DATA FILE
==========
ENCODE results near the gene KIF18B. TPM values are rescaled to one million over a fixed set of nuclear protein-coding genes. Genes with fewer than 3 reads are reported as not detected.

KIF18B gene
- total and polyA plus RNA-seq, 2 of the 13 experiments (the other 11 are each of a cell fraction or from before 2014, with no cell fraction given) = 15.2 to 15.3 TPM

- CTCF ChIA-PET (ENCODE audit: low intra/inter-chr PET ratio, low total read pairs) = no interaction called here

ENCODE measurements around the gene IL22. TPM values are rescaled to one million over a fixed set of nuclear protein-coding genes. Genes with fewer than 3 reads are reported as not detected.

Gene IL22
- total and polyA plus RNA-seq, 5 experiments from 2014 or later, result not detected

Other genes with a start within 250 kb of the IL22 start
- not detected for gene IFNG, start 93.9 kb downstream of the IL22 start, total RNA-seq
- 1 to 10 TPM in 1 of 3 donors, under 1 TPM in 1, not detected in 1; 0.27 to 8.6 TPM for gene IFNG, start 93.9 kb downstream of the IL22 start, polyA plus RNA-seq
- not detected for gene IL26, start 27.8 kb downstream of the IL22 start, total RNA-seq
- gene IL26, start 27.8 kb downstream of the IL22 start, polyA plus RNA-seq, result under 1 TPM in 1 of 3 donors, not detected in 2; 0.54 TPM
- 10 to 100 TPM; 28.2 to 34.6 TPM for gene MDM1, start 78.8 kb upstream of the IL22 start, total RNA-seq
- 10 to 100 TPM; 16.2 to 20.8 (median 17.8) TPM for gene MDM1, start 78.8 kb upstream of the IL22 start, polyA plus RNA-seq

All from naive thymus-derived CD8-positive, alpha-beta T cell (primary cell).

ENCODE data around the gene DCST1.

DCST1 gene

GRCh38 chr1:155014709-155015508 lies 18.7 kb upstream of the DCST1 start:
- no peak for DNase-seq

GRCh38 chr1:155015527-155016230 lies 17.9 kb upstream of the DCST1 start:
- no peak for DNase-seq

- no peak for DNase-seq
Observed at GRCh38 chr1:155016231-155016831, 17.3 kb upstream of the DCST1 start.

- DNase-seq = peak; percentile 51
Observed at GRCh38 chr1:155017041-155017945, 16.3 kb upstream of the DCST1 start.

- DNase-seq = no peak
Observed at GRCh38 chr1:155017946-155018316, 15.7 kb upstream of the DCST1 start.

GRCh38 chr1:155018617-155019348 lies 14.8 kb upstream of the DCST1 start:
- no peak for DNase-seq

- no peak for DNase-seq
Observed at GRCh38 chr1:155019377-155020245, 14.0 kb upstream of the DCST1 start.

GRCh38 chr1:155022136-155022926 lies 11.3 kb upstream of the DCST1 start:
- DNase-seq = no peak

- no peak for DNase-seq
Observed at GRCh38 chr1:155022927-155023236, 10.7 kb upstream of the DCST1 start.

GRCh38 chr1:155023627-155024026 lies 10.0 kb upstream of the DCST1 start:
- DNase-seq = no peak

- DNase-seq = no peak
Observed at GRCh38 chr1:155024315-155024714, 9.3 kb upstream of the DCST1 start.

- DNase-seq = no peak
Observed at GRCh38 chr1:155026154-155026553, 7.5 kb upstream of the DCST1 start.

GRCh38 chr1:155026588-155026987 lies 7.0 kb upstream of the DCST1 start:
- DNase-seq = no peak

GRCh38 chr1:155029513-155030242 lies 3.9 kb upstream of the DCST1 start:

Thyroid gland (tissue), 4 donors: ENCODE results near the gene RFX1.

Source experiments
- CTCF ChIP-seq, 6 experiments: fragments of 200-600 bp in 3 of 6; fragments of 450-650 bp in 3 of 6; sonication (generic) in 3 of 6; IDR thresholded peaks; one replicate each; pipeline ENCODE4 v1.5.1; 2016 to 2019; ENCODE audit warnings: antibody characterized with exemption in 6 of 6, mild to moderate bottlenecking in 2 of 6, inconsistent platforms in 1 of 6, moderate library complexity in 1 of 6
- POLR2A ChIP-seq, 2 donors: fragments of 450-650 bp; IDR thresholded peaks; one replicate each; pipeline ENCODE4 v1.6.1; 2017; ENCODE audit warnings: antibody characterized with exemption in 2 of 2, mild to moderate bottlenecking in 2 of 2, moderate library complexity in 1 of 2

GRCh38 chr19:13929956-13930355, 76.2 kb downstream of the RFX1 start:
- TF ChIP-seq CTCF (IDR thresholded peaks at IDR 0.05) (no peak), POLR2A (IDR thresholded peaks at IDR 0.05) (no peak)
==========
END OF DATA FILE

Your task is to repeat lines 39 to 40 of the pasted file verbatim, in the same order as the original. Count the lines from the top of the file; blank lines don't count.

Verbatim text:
Observed at GRCh38 chr1:155024315-155024714, 9.3 kb upstream of the DCST1 start.

- DNase-seq = no peak